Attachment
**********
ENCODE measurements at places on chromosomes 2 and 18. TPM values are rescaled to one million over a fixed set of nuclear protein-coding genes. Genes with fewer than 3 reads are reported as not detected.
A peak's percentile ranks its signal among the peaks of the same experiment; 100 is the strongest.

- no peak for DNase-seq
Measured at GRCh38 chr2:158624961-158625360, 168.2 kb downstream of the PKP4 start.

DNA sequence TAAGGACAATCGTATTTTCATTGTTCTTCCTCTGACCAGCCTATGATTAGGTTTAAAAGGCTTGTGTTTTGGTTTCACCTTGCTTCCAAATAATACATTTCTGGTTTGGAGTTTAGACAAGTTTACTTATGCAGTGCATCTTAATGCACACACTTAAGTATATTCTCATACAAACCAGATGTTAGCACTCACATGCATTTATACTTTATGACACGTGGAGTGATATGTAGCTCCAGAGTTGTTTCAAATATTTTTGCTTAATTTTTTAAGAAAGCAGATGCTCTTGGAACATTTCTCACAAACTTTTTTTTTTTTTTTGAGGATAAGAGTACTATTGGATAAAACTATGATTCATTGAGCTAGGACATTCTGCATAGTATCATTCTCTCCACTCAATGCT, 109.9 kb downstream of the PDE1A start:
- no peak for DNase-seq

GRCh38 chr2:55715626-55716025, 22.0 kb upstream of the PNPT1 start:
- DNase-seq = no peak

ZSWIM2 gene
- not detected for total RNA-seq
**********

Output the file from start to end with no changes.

ENCODE measurements at places on chromosomes 2 and 18. TPM values are rescaled to one million over a fixed set of nuclear protein-coding genes. Genes with fewer than 3 reads are reported as not detected.
A peak's percentile ranks its signal among the peaks of the same experiment; 100 is the strongest.

- no peak for DNase-seq
Measured at GRCh38 chr2:158624961-158625360, 168.2 kb downstream of the PKP4 start.

DNA sequence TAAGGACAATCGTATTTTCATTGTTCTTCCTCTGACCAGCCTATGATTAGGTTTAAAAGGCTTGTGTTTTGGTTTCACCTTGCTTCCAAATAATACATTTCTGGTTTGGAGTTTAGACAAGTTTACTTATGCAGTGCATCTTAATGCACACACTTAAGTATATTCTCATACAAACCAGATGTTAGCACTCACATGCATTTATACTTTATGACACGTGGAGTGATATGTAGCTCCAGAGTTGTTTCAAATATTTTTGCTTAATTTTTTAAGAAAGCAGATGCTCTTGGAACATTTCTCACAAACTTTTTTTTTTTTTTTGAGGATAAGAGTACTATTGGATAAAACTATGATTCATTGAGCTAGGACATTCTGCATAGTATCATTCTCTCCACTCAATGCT, 109.9 kb downstream of the PDE1A start:
- no peak for DNase-seq

GRCh38 chr2:55715626-55716025, 22.0 kb upstream of the PNPT1 start:
- DNase-seq = no peak

ZSWIM2 gene
- not detected for total RNA-seq